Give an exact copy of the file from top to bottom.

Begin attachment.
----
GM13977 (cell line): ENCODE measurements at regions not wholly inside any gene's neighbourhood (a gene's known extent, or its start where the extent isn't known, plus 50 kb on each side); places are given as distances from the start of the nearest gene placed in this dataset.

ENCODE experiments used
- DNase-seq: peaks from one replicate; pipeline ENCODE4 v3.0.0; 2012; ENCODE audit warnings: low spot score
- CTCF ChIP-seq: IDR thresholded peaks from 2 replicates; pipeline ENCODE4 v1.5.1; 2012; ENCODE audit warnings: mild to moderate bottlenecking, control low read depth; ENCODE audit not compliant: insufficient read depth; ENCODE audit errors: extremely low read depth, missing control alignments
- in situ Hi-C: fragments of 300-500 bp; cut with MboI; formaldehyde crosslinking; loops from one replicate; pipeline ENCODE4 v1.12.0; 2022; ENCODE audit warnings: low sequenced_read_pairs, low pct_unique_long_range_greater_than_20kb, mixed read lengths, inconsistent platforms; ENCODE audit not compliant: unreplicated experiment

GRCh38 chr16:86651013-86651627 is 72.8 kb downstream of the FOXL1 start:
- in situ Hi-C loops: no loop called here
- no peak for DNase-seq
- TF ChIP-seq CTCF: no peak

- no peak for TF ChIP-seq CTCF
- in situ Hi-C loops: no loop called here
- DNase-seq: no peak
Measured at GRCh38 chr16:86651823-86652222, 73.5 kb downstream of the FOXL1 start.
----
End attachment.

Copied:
GM13977 (cell line): ENCODE measurements at regions not wholly inside any gene's neighbourhood (a gene's known extent, or its start where the extent isn't known, plus 50 kb on each side); places are given as distances from the start of the nearest gene placed in this dataset.

ENCODE experiments used
- DNase-seq: peaks from one replicate; pipeline ENCODE4 v3.0.0; 2012; ENCODE audit warnings: low spot score
- CTCF ChIP-seq: IDR thresholded peaks from 2 replicates; pipeline ENCODE4 v1.5.1; 2012; ENCODE audit warnings: mild to moderate bottlenecking, control low read depth; ENCODE audit not compliant: insufficient read depth; ENCODE audit errors: extremely low read depth, missing control alignments
- in situ Hi-C: fragments of 300-500 bp; cut with MboI; formaldehyde crosslinking; loops from one replicate; pipeline ENCODE4 v1.12.0; 2022; ENCODE audit warnings: low sequenced_read_pairs, low pct_unique_long_range_greater_than_20kb, mixed read lengths, inconsistent platforms; ENCODE audit not compliant: unreplicated experiment

GRCh38 chr16:86651013-86651627 is 72.8 kb downstream of the FOXL1 start:
- in situ Hi-C loops: no loop called here
- no peak for DNase-seq
- TF ChIP-seq CTCF: no peak

- no peak for TF ChIP-seq CTCF
- in situ Hi-C loops: no loop called here
- DNase-seq: no peak
Measured at GRCh38 chr16:86651823-86652222, 73.5 kb downstream of the FOXL1 start.